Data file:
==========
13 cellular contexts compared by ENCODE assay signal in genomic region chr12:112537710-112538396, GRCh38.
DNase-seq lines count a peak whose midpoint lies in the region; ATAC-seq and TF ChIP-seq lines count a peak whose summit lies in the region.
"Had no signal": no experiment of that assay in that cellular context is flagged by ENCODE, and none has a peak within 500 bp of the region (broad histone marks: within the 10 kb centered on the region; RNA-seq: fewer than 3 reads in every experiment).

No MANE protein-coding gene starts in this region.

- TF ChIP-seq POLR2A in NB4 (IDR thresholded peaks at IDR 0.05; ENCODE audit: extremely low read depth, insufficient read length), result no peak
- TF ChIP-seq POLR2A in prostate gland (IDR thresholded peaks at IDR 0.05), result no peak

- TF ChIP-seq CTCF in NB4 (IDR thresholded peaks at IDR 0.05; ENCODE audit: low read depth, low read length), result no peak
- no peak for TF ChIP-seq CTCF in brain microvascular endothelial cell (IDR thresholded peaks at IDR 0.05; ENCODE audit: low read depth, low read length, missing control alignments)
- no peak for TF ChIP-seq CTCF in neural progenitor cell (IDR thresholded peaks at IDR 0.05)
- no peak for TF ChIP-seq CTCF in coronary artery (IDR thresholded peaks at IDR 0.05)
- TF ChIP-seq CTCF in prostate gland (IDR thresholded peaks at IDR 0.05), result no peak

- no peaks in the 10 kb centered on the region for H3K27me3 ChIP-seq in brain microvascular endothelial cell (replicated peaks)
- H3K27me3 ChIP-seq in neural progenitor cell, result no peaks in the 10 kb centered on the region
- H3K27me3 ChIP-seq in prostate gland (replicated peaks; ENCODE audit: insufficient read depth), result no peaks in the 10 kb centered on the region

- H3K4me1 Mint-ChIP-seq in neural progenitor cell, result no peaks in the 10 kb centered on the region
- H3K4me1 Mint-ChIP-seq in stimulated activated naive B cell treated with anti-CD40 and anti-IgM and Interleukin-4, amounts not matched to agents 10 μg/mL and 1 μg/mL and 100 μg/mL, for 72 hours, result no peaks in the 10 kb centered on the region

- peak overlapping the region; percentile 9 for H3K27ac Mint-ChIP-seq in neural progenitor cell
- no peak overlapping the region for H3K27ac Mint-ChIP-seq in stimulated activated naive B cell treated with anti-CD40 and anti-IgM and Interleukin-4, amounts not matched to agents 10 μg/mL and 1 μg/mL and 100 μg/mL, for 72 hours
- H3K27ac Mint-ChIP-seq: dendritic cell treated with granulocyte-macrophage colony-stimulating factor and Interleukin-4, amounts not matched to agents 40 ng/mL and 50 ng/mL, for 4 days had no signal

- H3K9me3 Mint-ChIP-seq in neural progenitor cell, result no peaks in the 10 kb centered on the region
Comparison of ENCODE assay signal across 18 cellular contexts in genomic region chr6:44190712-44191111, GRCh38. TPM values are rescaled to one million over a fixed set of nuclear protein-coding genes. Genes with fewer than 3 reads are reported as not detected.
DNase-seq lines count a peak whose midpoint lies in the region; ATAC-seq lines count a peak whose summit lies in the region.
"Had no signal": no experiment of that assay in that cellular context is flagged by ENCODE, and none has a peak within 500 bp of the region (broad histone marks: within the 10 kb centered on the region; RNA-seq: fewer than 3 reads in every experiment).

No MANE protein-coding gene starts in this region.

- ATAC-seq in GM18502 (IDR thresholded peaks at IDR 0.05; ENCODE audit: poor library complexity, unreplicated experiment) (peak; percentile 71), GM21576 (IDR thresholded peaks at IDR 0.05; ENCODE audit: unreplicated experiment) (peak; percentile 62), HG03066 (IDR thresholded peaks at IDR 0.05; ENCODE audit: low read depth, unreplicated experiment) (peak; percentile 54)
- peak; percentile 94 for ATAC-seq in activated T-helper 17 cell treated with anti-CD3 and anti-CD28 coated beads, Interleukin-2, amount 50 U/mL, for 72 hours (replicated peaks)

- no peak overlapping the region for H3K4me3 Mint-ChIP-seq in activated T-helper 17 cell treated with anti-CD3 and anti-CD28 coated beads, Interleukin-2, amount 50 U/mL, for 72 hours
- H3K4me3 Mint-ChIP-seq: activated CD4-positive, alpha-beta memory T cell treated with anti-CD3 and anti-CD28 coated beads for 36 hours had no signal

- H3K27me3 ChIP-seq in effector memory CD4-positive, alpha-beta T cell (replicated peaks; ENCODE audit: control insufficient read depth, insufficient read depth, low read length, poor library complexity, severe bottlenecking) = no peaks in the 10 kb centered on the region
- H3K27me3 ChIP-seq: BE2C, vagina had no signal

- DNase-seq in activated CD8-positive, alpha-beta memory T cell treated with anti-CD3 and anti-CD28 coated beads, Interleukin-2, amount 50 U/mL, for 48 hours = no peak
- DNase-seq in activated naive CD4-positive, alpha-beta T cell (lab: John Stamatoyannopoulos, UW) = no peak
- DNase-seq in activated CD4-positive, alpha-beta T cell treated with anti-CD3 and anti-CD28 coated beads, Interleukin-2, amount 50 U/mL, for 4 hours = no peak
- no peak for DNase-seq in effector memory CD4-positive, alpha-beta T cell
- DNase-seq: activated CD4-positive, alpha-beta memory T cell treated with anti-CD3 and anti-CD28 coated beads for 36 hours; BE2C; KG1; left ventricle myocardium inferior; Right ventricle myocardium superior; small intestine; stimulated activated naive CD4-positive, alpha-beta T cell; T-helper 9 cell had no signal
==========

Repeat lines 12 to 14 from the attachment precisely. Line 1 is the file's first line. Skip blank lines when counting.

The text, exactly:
- no peaks in the 10 kb centered on the region for H3K27me3 ChIP-seq in brain microvascular endothelial cell (replicated peaks)
- H3K27me3 ChIP-seq in neural progenitor cell, result no peaks in the 10 kb centered on the region
- H3K27me3 ChIP-seq in prostate gland (replicated peaks; ENCODE audit: insufficient read depth), result no peaks in the 10 kb centered on the region